Speaking more broadly, what do you think when you look back to some of the material you recorded as a younger man?

    Well, I think most of it stands up pretty well. I haven’t really listened to the recordings that much. We’ve been searching around for slightly more obscure b-sides and album tracks to play live, and there are some good things tucked away. There is quite a good catalogue for Swervedriver, really. I’m quite impressed by how many songs were written in that short two years, or whatever, because I think we released four EPs that all had four songs on them, and a nine-song album [Raise] as well. It’s actually quite a lot of stuff. And that stuff was written – it wasn’t like we had songs lying around for five years before. They were all pretty much written around that time.

    We got quite prolific. It’s quite different now, because now I have songs I’ve had lying around for two, five, or ten years. And it’s good having those things, because every now and then you think “Oh, actually, I finally found a way that this song might work”. Our recent albums are sort of a mixture of new songs as well as things that can be up to 10 years old.

    I came across the compilation Juggernaut Rides. I had to order it off eBay because there’s pretty much no other way to get it these days. It’s great, I love it. It’s a really good summation.

    People ask me what my [Swervedriver] favourite album is, and people think you shouldn’t say compilation albums, but to me it’s a good selection of everything, really. It doesn’t have all the best stuff on it. I quite like the fact that it’s not chronologically laid out, so you just jump straight into the middle.

    What does it mean to you to know that songs you guys recorded together are still extensively a part of peoples’ lives?

    Oh, it means everything. It’s great. The music proves it has longevity. In the early nineties, you’d get little snipes in the press sometimes and people talk about the bands that supposedly were more important that I suspect aren’t still being played by anybody 20 years later. It never ceases to amaze me when people say this song or that song moved them in a way, or helped them through a period of time, and all that kind of stuff. Or that they sort of rocked out to it or whatever. It’s great.

    For the full interview, visit The Vine. For more Swervedriver – highly recommended – visit their website. The music video for their song ‘Son of Mustang Ford‘ is embedded below.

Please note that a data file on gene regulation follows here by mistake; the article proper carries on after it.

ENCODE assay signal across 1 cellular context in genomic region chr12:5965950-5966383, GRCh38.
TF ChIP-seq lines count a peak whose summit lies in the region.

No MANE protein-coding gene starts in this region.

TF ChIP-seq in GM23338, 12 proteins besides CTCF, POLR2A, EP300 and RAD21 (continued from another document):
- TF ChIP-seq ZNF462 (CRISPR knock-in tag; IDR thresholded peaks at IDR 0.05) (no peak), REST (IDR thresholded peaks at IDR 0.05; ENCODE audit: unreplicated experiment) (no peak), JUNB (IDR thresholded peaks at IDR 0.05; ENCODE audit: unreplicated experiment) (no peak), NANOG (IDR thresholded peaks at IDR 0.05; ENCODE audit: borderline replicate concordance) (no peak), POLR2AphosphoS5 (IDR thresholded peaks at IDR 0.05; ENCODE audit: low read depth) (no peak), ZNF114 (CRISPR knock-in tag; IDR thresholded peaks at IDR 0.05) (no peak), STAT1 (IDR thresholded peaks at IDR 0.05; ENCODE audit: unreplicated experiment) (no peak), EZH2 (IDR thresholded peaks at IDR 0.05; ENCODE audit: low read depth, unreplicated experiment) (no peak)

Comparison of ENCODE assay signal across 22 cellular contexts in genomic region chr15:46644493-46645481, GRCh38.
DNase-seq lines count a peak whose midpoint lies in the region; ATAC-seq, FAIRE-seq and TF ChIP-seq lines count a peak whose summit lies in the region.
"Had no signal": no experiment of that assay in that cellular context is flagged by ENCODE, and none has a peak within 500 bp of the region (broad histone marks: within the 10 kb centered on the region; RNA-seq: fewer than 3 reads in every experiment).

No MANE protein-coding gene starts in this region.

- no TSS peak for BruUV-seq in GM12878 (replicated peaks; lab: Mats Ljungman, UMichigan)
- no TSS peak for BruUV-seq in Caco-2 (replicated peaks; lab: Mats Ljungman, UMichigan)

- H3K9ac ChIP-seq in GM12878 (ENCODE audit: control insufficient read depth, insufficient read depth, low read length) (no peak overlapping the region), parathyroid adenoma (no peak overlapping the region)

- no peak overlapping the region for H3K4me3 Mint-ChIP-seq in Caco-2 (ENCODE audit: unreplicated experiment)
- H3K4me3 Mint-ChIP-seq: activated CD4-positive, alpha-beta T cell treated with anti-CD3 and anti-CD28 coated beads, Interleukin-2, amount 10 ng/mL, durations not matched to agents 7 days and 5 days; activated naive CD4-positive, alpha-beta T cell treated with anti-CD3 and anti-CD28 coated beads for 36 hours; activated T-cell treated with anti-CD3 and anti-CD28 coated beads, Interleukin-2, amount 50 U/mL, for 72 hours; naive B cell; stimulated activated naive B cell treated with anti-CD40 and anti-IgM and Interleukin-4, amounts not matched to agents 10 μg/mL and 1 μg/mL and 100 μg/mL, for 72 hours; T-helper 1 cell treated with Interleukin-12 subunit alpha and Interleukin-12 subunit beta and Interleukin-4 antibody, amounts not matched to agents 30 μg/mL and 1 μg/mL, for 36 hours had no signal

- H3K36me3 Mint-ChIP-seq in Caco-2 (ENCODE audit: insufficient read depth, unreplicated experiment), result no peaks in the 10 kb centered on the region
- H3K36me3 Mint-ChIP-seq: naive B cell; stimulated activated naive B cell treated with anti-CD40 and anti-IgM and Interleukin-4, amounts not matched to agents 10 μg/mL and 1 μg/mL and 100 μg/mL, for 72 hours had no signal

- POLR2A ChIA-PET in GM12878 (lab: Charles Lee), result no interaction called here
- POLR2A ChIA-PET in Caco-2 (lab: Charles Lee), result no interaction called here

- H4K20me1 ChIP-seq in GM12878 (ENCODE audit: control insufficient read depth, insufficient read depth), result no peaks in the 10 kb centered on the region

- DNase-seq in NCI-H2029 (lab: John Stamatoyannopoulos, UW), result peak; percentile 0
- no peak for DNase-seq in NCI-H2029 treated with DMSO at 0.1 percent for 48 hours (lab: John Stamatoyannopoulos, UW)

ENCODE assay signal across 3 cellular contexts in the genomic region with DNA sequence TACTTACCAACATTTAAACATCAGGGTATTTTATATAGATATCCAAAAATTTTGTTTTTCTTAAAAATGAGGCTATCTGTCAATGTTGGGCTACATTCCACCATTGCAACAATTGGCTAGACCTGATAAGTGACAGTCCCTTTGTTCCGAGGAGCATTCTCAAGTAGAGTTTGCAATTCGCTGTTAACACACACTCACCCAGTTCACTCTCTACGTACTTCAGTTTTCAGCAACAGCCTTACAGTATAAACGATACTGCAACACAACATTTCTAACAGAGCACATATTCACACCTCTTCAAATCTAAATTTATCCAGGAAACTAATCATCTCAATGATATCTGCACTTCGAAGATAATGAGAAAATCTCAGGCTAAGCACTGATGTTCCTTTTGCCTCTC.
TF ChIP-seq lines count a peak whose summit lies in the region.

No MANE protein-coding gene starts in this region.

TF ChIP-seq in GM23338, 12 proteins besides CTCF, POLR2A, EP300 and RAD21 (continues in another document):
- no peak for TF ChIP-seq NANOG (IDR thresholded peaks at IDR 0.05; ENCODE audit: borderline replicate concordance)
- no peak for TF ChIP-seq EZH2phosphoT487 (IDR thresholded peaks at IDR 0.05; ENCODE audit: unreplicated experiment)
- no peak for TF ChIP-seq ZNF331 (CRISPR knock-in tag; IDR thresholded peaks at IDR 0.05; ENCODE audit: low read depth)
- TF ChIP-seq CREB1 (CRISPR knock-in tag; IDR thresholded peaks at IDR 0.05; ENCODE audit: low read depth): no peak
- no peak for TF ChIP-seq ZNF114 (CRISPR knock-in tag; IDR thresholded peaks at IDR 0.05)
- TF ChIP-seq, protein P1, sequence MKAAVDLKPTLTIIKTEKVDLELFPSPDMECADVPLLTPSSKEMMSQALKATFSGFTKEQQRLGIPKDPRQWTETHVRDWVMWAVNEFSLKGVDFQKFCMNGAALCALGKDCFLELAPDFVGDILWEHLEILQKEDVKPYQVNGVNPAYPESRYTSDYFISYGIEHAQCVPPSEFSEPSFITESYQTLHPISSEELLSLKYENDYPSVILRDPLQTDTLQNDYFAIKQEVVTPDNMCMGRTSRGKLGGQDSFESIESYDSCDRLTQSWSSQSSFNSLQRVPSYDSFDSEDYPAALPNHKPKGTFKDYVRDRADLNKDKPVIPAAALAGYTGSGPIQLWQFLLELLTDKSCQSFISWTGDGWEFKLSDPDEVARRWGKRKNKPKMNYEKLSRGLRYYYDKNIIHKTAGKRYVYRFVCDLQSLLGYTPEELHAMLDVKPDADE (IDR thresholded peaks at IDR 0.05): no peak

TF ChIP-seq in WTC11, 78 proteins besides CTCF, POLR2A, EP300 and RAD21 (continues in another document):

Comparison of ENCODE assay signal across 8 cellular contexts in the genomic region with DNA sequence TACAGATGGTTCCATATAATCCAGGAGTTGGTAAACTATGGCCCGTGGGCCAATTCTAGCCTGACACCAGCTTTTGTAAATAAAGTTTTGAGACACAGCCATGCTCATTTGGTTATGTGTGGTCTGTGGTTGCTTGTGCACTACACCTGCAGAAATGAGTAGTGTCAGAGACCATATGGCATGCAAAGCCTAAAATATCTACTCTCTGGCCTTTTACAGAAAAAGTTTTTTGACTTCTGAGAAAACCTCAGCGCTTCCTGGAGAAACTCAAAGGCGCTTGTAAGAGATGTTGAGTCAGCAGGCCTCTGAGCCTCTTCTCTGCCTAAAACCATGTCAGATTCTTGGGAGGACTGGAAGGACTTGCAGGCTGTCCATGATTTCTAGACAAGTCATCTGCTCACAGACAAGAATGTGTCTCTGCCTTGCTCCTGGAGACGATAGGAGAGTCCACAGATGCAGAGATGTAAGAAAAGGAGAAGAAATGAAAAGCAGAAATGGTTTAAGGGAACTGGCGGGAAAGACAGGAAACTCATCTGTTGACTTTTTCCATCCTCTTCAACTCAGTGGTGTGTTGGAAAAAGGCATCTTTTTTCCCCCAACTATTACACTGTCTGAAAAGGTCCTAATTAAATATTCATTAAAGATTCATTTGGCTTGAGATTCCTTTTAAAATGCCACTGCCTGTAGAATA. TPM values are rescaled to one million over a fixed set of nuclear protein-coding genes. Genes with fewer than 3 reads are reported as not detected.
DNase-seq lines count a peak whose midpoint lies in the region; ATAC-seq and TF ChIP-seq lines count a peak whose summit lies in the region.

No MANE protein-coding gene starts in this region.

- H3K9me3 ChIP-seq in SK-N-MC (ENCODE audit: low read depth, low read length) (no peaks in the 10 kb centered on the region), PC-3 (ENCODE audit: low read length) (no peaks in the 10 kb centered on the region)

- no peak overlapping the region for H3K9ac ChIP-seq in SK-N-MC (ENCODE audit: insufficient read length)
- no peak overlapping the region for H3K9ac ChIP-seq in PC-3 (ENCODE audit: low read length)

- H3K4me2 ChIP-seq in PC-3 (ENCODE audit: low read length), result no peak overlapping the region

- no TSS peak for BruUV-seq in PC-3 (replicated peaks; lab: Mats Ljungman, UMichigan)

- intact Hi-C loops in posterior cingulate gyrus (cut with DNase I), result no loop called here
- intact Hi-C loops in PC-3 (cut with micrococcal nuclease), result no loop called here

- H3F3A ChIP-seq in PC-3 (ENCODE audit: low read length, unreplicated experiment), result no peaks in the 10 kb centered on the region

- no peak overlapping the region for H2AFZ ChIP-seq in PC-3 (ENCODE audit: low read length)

• triple j mag story: ‘Friendly Fires in the studio’, December 2010

    A story for the November 2010 issue of triple j mag. Click the below image for a closer look, or read the article text underneath.

    Garage Days

    A lack of recording venues gave Friendly Fires licence to get creative

    “I don’t think I’ve had a day off in the last two years,” says Ed Macfarlane of the British dance-punk trio Friendly Fires. That’s no complaint, though: since the release of their self-titled debut album in 2008, the vocalist and his bandmates (Jack Savidge, drums; Edd Gibson, guitar) have been in demand, making a 2009 appearance at Splendour In The Grass. Though they’ve been writing and recording on and off since January, the band only recently set aside time to work in earnest on their follow-up LP: in the same garage as the first album, no less.

    “It feels really informal,” says the singer. “We’re not a band who’ll just set up the drums and guitar, and write and record in a day. We like to spend a lot of time really getting into the production, and trying to create weird and interesting sounds. I’m probably the band’s biggest perfectionist; I produced the first record and I’ve produced most of this one, too.” Ed admits that sometimes he needs Jack and Edd to slap him around the head and say “‘stop messing about with the hi-hat sound – the song is the important thing, let’s focus on that!'”

    The decision to self-produce was born of necessity: the natives of St Albans, Hertfordshire, weren’t keen to record in their hometown’s sole recording studio. It was a blessing in disguise: you’re entirely responsible for the output when you do everything yourself. Almost everything, that is; their debut’s opening track, ‘Jump in the Pool‘, was produced and co-written by famed producer Paul Epworth (Bloc Party, Florence and the Machine), and Paul’s working on three new songs. ” Maybe that will affect the sound of the record, but I’m still pretty sure it’s gonna sound like us, not a producer,” Ed says.

    When it came to writing for the album, due out in February, Ed spent a productive month in a cottage in Nomandy, France. “I can’t speak French, and I don’t have any friends in Normandy, so it was just me on my own, trying to be creative. I got cabin fever about three weeks into it. There was definitely a point where I was questioning what I was doing.”

    Ed’s dance moves feature in live shows, and he confesses to indulging sometimes while recording. “It’s also particularly embarrassing if I’m working on a track alone, then my Mum or Dad opens up the garage and see me dancing to my own music!”

    For more Friendly Fires, visit their MySpace. The music video for their song ‘Kiss Of Life‘ is embedded below.